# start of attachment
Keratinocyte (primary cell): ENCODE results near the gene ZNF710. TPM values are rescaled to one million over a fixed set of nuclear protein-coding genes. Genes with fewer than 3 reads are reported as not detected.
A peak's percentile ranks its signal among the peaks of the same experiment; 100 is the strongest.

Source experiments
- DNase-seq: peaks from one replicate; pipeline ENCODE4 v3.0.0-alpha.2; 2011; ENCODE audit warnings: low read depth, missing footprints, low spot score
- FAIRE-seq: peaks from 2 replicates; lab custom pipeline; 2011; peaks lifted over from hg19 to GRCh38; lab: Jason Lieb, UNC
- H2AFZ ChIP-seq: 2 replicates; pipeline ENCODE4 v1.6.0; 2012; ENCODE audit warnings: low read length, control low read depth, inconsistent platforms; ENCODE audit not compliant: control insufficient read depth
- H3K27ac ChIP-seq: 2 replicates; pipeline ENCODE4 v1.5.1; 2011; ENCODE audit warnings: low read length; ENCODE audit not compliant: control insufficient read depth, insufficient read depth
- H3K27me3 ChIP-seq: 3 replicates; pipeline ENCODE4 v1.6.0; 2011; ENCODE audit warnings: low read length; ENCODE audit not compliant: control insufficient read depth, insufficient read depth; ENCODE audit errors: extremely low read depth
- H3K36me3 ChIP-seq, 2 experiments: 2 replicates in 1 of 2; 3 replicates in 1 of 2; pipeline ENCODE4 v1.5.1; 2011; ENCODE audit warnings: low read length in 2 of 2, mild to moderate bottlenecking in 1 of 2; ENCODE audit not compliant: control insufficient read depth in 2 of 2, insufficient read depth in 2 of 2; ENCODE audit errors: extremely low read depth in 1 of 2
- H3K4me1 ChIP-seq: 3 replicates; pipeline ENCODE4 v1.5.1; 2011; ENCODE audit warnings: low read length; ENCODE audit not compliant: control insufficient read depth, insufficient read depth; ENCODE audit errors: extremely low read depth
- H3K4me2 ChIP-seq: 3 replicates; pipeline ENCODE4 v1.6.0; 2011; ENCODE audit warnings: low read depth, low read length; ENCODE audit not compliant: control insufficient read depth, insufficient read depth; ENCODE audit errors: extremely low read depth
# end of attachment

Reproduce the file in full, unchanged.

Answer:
Keratinocyte (primary cell): ENCODE results near the gene ZNF710. TPM values are rescaled to one million over a fixed set of nuclear protein-coding genes. Genes with fewer than 3 reads are reported as not detected.
A peak's percentile ranks its signal among the peaks of the same experiment; 100 is the strongest.

Source experiments
- DNase-seq: peaks from one replicate; pipeline ENCODE4 v3.0.0-alpha.2; 2011; ENCODE audit warnings: low read depth, missing footprints, low spot score
- FAIRE-seq: peaks from 2 replicates; lab custom pipeline; 2011; peaks lifted over from hg19 to GRCh38; lab: Jason Lieb, UNC
- H2AFZ ChIP-seq: 2 replicates; pipeline ENCODE4 v1.6.0; 2012; ENCODE audit warnings: low read length, control low read depth, inconsistent platforms; ENCODE audit not compliant: control insufficient read depth
- H3K27ac ChIP-seq: 2 replicates; pipeline ENCODE4 v1.5.1; 2011; ENCODE audit warnings: low read length; ENCODE audit not compliant: control insufficient read depth, insufficient read depth
- H3K27me3 ChIP-seq: 3 replicates; pipeline ENCODE4 v1.6.0; 2011; ENCODE audit warnings: low read length; ENCODE audit not compliant: control insufficient read depth, insufficient read depth; ENCODE audit errors: extremely low read depth
- H3K36me3 ChIP-seq, 2 experiments: 2 replicates in 1 of 2; 3 replicates in 1 of 2; pipeline ENCODE4 v1.5.1; 2011; ENCODE audit warnings: low read length in 2 of 2, mild to moderate bottlenecking in 1 of 2; ENCODE audit not compliant: control insufficient read depth in 2 of 2, insufficient read depth in 2 of 2; ENCODE audit errors: extremely low read depth in 1 of 2
- H3K4me1 ChIP-seq: 3 replicates; pipeline ENCODE4 v1.5.1; 2011; ENCODE audit warnings: low read length; ENCODE audit not compliant: control insufficient read depth, insufficient read depth; ENCODE audit errors: extremely low read depth
- H3K4me2 ChIP-seq: 3 replicates; pipeline ENCODE4 v1.6.0; 2011; ENCODE audit warnings: low read depth, low read length; ENCODE audit not compliant: control insufficient read depth, insufficient read depth; ENCODE audit errors: extremely low read depth